Len von Morzé is an Associate Professor at the University of Massachusetts Boston, where he was Chair of the English Department from 2017 to 2021. In addition to an edition of Charles Brockden Brown’s early periodical writings, he is working on a book project provisionally entitled A Multilingual Public Sphere. This project follows several recent studies in bringing literary-critical tools to bear on non-Anglophone authors and readers, and seeks to join these scholars in continuing to expand the canon of an early American literature that was for a long time monolingual. In contrast to many recent studies, however, this project draws on the history of the book to treat the materiality of texts as evidence of cultural phenomena—in this case, of the ways that linguistic difference, and sometimes ethnicity, became visible and invisible in early America. Looking closely at periodical culture as well as the production and importing of books, the project asks how German printing and reading, in particular, shaped opinion in ways that may justify the use of the concept of the “public sphere.” How might we account for the extraordinary labor of producing bilingual and even trilingual periodicals in the first decade of the nineteenth century? How did early experiments with visual art communicate to multilingual publics? How can we explain the apparent lack of political anxiety about the potential Babel of competing tongues that lurked in a new democracy? Along the way, the project considers the alphabetization of Indigenous languages and the representation of dialect as ways that a new “whiteness” was materialized in print; printed works created parallel ethnic publics united and divided by translation.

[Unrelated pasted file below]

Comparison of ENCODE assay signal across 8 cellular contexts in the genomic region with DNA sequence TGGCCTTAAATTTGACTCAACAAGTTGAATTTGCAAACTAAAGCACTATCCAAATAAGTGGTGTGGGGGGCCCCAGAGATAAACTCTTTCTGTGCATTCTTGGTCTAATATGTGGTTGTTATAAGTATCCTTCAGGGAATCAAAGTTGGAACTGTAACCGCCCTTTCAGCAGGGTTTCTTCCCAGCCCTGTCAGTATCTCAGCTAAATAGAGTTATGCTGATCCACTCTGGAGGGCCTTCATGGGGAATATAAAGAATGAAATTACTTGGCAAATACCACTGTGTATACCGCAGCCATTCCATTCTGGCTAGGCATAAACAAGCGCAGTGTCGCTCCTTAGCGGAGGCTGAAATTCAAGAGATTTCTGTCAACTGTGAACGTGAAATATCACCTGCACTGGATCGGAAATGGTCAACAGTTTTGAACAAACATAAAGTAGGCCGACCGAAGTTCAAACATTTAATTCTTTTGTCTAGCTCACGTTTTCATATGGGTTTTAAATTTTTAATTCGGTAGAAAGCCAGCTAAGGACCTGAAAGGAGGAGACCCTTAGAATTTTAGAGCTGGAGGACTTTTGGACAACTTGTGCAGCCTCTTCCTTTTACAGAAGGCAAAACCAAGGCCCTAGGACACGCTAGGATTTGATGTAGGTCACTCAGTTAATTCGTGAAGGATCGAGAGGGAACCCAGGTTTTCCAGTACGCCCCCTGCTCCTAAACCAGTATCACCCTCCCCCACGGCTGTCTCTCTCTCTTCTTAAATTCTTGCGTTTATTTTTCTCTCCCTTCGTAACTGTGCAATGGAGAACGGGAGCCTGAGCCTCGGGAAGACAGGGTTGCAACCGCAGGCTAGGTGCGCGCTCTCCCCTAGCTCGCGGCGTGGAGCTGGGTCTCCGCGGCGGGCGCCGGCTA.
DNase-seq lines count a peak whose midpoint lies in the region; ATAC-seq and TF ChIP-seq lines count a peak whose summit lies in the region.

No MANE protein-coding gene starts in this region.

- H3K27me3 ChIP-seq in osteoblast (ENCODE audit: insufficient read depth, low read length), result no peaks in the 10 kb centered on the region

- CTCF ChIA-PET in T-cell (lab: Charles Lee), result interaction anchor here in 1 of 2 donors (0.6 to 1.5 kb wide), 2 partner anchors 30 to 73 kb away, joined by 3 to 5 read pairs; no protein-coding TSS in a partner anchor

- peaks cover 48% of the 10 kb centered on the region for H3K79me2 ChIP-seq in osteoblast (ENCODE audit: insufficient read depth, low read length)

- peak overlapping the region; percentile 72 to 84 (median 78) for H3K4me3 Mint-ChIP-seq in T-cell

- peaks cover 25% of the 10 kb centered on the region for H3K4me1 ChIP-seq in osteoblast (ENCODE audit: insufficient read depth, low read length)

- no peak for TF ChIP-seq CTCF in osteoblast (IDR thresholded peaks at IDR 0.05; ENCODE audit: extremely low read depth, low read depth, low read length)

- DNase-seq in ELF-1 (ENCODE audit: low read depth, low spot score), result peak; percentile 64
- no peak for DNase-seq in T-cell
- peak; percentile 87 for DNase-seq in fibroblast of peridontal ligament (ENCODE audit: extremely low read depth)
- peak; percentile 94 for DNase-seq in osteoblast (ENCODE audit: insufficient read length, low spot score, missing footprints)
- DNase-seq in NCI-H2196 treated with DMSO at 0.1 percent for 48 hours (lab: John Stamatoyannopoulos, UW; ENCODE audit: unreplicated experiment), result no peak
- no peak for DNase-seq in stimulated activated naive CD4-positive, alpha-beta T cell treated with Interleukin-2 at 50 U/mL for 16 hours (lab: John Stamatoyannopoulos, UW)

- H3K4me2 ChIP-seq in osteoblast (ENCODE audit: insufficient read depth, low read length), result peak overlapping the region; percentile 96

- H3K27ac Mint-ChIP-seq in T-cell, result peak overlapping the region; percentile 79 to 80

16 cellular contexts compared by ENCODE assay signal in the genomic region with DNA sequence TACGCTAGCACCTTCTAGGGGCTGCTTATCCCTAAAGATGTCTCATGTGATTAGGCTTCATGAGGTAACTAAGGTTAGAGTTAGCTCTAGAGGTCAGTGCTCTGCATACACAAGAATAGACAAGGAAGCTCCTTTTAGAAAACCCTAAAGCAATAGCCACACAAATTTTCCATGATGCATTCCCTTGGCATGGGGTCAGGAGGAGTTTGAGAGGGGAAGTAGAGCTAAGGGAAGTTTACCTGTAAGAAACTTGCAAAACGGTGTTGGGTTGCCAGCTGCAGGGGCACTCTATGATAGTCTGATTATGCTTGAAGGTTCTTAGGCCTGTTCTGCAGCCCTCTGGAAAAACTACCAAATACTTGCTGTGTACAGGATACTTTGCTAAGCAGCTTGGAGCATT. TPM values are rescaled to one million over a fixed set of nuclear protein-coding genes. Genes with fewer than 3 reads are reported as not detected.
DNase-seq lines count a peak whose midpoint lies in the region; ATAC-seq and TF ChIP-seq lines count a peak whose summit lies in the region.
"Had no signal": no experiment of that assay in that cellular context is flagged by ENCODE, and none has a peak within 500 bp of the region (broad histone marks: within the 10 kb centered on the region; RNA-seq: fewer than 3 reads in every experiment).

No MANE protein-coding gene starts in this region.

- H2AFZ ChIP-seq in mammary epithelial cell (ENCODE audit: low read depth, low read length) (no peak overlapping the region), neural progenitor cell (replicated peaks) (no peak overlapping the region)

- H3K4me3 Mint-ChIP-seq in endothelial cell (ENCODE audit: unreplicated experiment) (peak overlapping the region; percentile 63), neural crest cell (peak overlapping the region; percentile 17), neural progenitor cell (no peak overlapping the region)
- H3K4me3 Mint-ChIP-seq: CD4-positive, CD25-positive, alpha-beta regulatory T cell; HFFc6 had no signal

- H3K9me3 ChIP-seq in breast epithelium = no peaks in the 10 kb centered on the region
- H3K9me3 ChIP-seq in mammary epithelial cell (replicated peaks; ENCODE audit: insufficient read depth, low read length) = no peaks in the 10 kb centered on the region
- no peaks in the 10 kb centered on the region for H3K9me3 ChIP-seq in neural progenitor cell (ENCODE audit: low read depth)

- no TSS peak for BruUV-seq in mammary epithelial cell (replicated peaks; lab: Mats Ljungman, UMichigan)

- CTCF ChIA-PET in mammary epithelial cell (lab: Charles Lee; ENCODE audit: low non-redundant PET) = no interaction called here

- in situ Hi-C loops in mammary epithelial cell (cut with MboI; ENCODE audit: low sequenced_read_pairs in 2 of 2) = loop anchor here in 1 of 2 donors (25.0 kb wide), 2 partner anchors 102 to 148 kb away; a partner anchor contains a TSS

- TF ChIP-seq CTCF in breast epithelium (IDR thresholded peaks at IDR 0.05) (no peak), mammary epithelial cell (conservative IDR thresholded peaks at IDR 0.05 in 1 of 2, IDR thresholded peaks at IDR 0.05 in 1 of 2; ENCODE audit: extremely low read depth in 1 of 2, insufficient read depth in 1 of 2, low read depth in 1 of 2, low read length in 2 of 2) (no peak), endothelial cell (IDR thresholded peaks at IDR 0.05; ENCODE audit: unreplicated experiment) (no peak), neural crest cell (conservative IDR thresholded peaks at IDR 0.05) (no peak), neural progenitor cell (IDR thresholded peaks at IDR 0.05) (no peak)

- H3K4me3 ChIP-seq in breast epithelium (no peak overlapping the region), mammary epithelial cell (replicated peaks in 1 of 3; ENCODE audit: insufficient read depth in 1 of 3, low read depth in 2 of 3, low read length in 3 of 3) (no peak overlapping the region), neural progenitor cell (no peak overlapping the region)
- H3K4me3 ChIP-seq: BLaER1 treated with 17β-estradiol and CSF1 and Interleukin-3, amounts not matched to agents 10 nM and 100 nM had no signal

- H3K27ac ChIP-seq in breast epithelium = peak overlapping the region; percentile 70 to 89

The McNeil Center sponsors a seminar that meets on Friday afternoons approximately twice a month between September and May, with the paper for each session circulated in advance. Over two hundred people attend at least once a year, with an average attendance of 40 to 50 at meetings held at various sites in the Delaware Valley. While most of the regular attendees are graduate students and faculty from institutions in the Philadelphia area, participants come from as far afield as Long Island, New York City, Princeton, Baltimore, Annapolis, and Washington.
Beginning in Spring 2022, we will utilize a hybrid format for seminars in which participants may gather together at the McNeil Center building (or occasionally at an MCEAS Consortium institution host in the Philadelphia area) or attend via Zoom. All in-person attendees must comply with the University of Pennsylvania’s COVID-19 policies. To get access to the seminar papers and Zoom links, or to join our mailing list, please email us at email@example.com.